Gulf Power aids longleaf pine restoration efforts

Posted on November 17, 2017 by Staff reports

Gulf Coastal Plain Ecosystem Partnership Director Vernon Compton has worked many years toward helping restore longleaf pine ecosystems

Gulf Power Company and its parent company, Southern Company, have teamed up with the National Fish and Wildlife Foundation and other partners to support $5.5 million in Longleaf Stewardship Fund grants for 24 community-led projects aimed to help restore and enhance longleaf ecosystems across the Southeast.

Three of the grant-funded projects are located within or adjacent to Gulf Power service territory, including a $300,000 grant of which a large portion will be used in Santa Rosa County.

The Gulf Coastal Plain Ecosystem Partnership will establish 333 acres of longleaf pine and improve an additional 55,350 acres of existing longleaf habitat through prescribed fire and private landowner outreach and technical assistance.

“We’re super excited to get this grant,” Gulf Coastal Plain Ecosystem Partnership Director Vernon Compton said. “This is very important to the restoration effort and a critical component of the many success we’re seeing on the ground across the longleaf pine range and habitat improvement.”

The project will also translocate 140 gopher tortoises, a candidate species for possible listing under the Endangered Species Act, to Eglin Air Force Base Reservation and Conecuh National Forest, which adjoin Blackwater River State Forest.

“Thanks to habitat restoration on these sites, they are ready for the keystone species to be reintroduced,” he said. “They will be saved from places in Central Florida that are being developed, where they would have been lost or entombed. We’ll dig them out and save them and truck them up here.”

Additionally, the grant will provide technical assistance and educational opportunities for private landowners, including a longleaf academy to teach them how to restore their own lands.

“Longleaf pines were once the dominant ecosystem in the Southeast United States. Clearcutting to make way for farms, plantations and urban development, extensive logging, along with the suppression of fire critical to the germination of the pine’s seedlings led to a dramatic decline in the ecosystem,” Compton said.

Two other organizations awarded funding include:

– The Apalachicola Regional Stewardship Alliance, which will establish 862 acres of longleaf pine and improve more than 25,000 acres of existing longleaf habitat through the use of prescribed fire and planting of native groundcover on public and private lands, benefiting Tyndall Air Force Base, improving habitat both on and off the base for numerous wildlife species including the eastern indigo snake, a federally threatened species, as well as the gopher tortoise and Bachman’s sparrow.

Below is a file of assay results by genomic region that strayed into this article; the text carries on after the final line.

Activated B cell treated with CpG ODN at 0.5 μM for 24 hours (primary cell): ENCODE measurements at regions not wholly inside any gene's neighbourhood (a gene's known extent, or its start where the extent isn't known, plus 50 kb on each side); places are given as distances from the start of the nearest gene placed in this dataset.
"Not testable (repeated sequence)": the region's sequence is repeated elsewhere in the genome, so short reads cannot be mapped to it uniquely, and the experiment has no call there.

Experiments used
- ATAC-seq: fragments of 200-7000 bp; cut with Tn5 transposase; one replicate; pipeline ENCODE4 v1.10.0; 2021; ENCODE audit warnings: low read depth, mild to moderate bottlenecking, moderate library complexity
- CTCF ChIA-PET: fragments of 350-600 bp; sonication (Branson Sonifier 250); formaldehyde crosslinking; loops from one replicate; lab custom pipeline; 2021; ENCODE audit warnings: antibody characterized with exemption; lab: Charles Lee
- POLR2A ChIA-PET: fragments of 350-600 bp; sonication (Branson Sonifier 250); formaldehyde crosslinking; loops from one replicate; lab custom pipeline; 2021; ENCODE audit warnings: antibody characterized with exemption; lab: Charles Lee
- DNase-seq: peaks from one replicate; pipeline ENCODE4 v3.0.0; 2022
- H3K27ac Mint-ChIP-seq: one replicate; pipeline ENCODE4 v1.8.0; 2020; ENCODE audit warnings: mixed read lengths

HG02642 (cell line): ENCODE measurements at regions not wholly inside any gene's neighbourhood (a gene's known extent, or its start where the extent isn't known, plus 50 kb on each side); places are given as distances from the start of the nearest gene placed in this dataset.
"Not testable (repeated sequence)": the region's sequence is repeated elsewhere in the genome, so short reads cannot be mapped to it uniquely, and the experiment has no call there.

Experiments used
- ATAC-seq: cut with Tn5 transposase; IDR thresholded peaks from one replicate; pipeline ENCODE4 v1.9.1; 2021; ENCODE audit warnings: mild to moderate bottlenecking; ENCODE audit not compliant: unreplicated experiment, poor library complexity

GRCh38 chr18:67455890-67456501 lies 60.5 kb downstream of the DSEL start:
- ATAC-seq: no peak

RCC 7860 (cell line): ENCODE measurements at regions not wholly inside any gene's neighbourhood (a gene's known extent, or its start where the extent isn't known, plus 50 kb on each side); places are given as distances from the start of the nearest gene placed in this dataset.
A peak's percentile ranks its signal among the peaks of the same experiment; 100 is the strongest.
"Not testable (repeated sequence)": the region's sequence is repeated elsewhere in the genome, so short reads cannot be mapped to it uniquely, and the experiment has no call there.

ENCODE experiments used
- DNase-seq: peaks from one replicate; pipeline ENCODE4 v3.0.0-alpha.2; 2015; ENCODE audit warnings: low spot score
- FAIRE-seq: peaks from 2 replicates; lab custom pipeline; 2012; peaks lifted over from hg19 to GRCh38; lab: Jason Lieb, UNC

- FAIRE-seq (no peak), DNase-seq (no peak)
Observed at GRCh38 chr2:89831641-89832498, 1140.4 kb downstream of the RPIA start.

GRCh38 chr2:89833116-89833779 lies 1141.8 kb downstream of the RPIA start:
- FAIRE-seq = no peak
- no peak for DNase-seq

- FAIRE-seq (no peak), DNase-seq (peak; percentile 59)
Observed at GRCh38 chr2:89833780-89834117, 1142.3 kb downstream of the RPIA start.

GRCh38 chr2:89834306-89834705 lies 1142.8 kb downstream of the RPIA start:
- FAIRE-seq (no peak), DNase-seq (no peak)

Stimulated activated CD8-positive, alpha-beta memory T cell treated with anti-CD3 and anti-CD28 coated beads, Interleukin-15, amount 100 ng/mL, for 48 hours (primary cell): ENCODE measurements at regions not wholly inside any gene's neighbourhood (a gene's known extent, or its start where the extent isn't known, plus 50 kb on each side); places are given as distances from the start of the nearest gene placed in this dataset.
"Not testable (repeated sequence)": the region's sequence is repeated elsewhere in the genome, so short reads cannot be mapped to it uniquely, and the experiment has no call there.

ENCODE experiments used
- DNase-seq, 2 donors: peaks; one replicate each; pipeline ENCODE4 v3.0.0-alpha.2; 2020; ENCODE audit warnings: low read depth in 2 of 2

– The Longleaf Alliance, Inc. and partners will translocate 60 red-cockaded woodpeckers to properties designated as recovery sites by the U.S. Fish and Wildlife Service with a $169,000 grant. The project involves managing and improving 6,000 acres of longleaf pine forest and providing high-quality habitat for the woodpecker’s nesting and foraging. Ralph Costa, a wildlife biologist leading the project, said the birds will be taken from the Apalachicola National Forest, which has a thriving population in part due to Gulf Power-supported restoration efforts, and sent to Mississippi, Alabama and South Florida.

“Gulf Power understands that playing a role in restoring the ecosystem is intrinsically linked to the quality of life of our customers and economic viability of the region we serve,” said Jeff Cole, Gulf Power’s Environmental Stewardship coordinator. “By investing in a landscape approach to restoration through this grant program, the projects being funded make a larger impact on critical habitat countless plants and wildlife species depend upon. We’re happy to continue a long history of supporting these grants and providing volunteers to help with the work on the ground.”

The grants are part of NFWF’s Longleaf Stewardship Fund, a public/private partnership that includes Southern Company, the U.S. Department of Agriculture’s U.S. Forest Service and Natural Resources Conservation Service, the U.S. Department of Defense, the U.S. Fish and Wildlife Service, International Paper’s Forestland Stewards Initiative and Altria.

The Longleaf Stewardship Fund builds on the success of the Longleaf Legacy program, a partnership between Southern Company and NFWF, which for eight years invested more than $8.7 million in projects to restore more than 87,000 acres of longleaf pine forest and the native species that rely on the habitat.